Do you find buying Christmas presents stressful? if you do, you are not alone!
Whether it's buying gifts for adults, friends, relatives, work colleagues or your own children the list can seem never ending. It's one of the many heavy expectations you can feel at Christmas time. Below are 14 tips to help you tame that anxiety around Christmas gift shopping and reduce the stress associated with Christmas.
The two key things to keep in mind when buying Christmas gifts:
🌟 It is experiences that contribute to our happiness. Not stuff!
🌟The simplest way of making gifts easier is to reduce the number of gifts you buy, and the number of people you give gifts too.
General Tips to reduce Christmas Present Stress
*What is a Kris Kringle
A Kris Kringle is when each person buys a gift for just one person in a group, hence reducing excess and cost. There are many variations. Names can be drawn and allocated (Secret Santa) or it can be pot luck – everyone brings a gift. If it is pot luck , here are three variations of how to distribute the gifts.
How to reduce stress when selecting children's gifts
Stress around buying children's gifts comes from a range of sources - wanting to make Christmas special; being presented with a long list of items from your children; you children not knowing what they want; your children having too much stuff (read previous email about a pre-Christmas cull); not having the money to buy what you would like; trying to make up for Christmas' where you have felt disappointed; trying to make Christmas make up for the stressful year you might have had....COVID anyone???
Or maybe you really dislike making decisions and your thinking might go something like mine does on occasion - This is me looking at underwear - "how much cotton is in this?", "is it organic and/or sustainable cotton", "how much is it?" "what size are they?", "what style would they like best?" "what colour /pattern will they like?" "do they really need them?", "if I buy them this, does that mean I need to buy the others underwear as well?", "do the others need underwear?", "but I only recently bought underwear". Maybe I won't buy underwear, and then I leave the shop....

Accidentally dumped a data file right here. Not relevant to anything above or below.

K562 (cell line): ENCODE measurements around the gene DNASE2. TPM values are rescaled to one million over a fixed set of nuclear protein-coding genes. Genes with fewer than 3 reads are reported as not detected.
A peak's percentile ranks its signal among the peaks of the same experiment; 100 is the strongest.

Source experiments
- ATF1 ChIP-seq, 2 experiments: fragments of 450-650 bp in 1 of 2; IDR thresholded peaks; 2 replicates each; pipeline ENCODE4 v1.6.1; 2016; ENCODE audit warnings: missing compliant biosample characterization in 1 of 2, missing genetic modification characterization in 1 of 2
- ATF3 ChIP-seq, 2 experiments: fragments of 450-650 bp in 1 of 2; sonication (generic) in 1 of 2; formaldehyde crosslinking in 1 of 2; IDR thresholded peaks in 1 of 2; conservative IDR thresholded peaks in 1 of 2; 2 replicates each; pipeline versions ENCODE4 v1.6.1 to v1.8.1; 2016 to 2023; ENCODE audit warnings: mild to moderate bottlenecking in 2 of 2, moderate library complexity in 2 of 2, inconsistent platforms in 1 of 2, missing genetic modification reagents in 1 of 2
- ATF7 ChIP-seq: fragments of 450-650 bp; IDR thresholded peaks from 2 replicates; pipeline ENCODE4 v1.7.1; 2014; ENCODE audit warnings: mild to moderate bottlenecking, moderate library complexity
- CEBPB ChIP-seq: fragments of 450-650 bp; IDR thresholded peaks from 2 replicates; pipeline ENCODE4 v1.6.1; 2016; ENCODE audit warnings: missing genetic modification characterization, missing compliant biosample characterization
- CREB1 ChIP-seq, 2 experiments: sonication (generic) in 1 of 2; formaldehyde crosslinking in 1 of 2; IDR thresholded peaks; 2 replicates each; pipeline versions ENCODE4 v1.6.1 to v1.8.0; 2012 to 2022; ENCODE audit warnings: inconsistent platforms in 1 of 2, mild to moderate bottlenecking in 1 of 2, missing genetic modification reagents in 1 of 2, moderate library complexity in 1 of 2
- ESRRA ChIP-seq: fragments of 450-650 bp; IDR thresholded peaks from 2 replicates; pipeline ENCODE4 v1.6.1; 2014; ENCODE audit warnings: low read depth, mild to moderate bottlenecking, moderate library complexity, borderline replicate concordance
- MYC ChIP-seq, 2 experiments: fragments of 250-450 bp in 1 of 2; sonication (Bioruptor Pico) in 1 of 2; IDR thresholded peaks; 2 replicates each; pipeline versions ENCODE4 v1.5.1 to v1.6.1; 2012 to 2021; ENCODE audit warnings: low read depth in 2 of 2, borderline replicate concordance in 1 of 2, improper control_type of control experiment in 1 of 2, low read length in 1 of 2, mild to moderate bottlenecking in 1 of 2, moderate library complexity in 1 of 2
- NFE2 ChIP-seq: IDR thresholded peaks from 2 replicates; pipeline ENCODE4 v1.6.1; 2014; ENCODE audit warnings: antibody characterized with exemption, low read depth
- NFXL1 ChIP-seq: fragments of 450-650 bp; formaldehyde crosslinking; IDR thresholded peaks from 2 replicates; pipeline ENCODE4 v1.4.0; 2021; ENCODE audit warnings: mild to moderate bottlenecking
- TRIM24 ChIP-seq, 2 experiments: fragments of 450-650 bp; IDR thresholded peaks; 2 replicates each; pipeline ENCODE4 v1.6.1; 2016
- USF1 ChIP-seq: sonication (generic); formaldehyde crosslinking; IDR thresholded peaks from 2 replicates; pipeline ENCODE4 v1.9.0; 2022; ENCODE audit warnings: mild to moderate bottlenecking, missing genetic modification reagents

To reduce stress around buying your children gifts start by:
What to buy
🌟 Remember the law of diminishing satisfaction.
The first present your children unwrap will usually give them the greatest joy.
Of course, gifts are not the only potential stress at Christmas, maybe the Christmas Tree presents a dilemma for you. I've got that covered as well - with Three Tips to Reduce Christmas Decoration Stress.
Psychologist and Founder of Positive Young Minds
ps This year I am having a break from the 17th December to the 11th January. If Christmas is causing you stress, book a time now for some support. There are limited spots available.
*updated 6th December 2021
Each year leading up to Christmas when we ask ourselves what we want for Christmas, I find is an inspiring time to actually look at what I have. We know that if you are looking to increase the happiness in your life that putting time and energy into experiences rather than things is the way to go.
However, things have a way of accumulating. Whether you have bought them with good intentions or whether they have come to you as gifts or through other means. And before you know it even things you love can just become part of ‘stuff everywhere’!
Sitting back and looking at your stuff can be a great way of reconnecting with what is important to you. By curating your stuff you can creating an environment that supports your current stage of life, your current interests and is uplifting.
Let’s start by looking at books.
Growing up we had a set of World Book encyclopedias. I loved them. You could open up at any page and learn something new about the world. Looking at them gave me a sense of wonder and thirst for knowledge. I probably loved my fantasy books (Enid Blyton anyone?) where I went into worlds where anything and everything was possible.
It’s the promise contained in books that I love.
As I grew older my relationship with books became a bit more complicated. Books I had to read – school novels, reference books. Books I thought I should read – parenting books, self-help books. And instead of being always about pleasure books also became a mirror reminding me of things I didn’t understand, couldn’t learn or highlighted my inadequacies.
Do you love all your books? Do you smile when you see them, refer to them regularly and rejoice in their wisdom?
Are their books on your bookshelf that taunt you with reminders about your failures? Cookbooks full of recipes you haven’t tried. Self-help books with exercises you haven’t completed. Novels you haven’t read. Parenting books that seem to mock you. Reference books you don’t use (or are way out of date).
Why are you holding on to them?